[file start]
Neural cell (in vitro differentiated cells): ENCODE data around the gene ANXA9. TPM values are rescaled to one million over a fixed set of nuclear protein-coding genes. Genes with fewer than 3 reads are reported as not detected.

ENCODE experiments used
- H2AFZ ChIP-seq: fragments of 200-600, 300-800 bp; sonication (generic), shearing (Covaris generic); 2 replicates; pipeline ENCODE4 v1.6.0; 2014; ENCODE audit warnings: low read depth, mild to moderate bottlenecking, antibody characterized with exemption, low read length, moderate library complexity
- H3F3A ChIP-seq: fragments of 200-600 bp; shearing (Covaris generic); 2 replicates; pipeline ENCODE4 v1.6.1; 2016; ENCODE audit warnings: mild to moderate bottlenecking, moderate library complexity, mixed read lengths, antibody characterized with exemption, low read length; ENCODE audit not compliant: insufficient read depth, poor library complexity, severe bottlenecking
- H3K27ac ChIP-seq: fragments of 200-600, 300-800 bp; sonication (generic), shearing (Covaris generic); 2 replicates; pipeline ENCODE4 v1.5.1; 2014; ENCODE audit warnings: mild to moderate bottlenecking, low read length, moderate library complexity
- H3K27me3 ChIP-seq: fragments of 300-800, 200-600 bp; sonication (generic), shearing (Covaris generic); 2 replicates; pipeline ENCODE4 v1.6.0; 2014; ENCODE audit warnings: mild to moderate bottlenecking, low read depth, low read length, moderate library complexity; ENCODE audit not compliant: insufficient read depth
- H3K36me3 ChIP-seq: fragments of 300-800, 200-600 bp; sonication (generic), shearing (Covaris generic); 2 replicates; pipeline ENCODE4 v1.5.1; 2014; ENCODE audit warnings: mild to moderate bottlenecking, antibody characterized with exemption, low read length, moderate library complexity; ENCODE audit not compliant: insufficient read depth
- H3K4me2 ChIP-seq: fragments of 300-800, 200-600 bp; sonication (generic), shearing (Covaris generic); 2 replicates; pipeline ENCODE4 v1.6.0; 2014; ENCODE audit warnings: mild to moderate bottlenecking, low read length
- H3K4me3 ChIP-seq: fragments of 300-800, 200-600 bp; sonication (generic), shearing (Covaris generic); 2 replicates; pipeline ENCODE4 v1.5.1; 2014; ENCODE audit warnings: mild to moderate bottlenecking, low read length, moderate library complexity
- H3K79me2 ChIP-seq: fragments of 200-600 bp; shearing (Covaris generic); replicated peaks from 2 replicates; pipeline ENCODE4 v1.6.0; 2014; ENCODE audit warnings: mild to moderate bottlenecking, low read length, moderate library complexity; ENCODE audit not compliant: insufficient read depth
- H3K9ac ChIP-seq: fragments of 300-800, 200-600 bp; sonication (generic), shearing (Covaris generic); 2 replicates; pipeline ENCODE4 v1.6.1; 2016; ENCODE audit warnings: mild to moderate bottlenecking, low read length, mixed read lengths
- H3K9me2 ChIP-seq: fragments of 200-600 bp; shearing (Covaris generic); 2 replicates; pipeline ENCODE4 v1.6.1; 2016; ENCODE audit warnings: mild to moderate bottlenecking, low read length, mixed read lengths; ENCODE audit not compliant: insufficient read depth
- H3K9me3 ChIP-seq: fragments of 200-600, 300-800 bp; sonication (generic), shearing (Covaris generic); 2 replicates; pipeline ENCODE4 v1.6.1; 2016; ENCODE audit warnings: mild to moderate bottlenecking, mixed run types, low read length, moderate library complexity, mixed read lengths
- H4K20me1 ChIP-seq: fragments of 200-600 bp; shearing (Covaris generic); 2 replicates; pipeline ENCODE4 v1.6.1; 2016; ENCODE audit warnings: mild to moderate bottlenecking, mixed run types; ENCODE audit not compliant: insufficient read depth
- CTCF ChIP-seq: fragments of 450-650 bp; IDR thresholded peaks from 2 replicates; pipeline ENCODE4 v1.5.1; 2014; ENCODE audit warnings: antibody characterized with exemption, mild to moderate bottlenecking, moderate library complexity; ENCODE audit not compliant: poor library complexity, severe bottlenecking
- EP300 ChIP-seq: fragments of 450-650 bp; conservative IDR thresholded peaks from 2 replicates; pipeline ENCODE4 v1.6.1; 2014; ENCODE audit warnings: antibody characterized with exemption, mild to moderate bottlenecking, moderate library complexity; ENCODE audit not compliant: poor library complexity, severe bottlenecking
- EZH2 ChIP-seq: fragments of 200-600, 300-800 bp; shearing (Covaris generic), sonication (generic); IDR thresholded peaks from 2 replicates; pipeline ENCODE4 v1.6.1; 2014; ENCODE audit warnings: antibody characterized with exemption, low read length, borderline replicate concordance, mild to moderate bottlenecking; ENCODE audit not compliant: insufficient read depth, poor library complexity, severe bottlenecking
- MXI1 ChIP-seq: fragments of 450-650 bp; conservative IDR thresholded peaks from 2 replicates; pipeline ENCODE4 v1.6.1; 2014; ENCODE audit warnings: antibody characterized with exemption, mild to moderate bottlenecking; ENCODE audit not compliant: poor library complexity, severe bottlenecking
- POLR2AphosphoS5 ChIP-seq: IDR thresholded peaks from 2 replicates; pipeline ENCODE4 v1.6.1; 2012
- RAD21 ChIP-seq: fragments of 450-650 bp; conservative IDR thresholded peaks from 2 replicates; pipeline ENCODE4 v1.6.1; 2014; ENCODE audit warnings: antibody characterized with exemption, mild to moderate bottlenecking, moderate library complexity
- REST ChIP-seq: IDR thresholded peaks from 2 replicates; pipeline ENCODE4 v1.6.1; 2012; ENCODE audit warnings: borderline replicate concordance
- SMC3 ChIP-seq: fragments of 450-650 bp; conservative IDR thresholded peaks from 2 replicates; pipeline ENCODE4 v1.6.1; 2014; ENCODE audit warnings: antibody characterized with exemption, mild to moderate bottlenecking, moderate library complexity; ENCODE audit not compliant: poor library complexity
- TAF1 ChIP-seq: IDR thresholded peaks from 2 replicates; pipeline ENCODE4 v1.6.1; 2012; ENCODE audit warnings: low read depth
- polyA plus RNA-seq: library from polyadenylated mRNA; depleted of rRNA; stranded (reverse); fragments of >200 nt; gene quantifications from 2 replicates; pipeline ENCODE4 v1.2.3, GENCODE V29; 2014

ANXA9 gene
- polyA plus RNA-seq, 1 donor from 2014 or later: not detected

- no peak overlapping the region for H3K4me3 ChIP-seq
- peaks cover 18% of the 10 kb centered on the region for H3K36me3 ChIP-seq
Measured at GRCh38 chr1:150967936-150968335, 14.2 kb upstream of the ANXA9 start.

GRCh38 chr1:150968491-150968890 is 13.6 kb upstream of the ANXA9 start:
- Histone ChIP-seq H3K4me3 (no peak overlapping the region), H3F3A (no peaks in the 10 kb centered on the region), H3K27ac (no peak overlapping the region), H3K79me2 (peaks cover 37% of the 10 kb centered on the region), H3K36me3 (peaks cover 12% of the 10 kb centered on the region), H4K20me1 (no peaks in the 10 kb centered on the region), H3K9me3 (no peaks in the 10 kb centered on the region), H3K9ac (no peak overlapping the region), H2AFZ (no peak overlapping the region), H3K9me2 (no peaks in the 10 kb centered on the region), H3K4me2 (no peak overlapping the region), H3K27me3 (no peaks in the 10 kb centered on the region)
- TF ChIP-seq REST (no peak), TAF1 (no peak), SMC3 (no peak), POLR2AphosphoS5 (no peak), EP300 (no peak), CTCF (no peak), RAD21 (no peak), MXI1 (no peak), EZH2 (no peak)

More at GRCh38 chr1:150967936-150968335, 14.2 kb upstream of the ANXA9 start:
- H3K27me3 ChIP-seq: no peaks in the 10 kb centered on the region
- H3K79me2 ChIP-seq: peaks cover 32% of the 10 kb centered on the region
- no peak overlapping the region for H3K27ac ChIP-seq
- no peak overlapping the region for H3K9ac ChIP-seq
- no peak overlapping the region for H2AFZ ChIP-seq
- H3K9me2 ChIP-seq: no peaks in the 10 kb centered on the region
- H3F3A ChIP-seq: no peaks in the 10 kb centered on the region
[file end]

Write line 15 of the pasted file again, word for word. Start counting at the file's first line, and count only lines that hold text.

- CTCF ChIP-seq: fragments of 450-650 bp; IDR thresholded peaks from 2 replicates; pipeline ENCODE4 v1.5.1; 2014; ENCODE audit warnings: antibody characterized with exemption, mild to moderate bottlenecking, moderate library complexity; ENCODE audit not compliant: poor library complexity, severe bottlenecking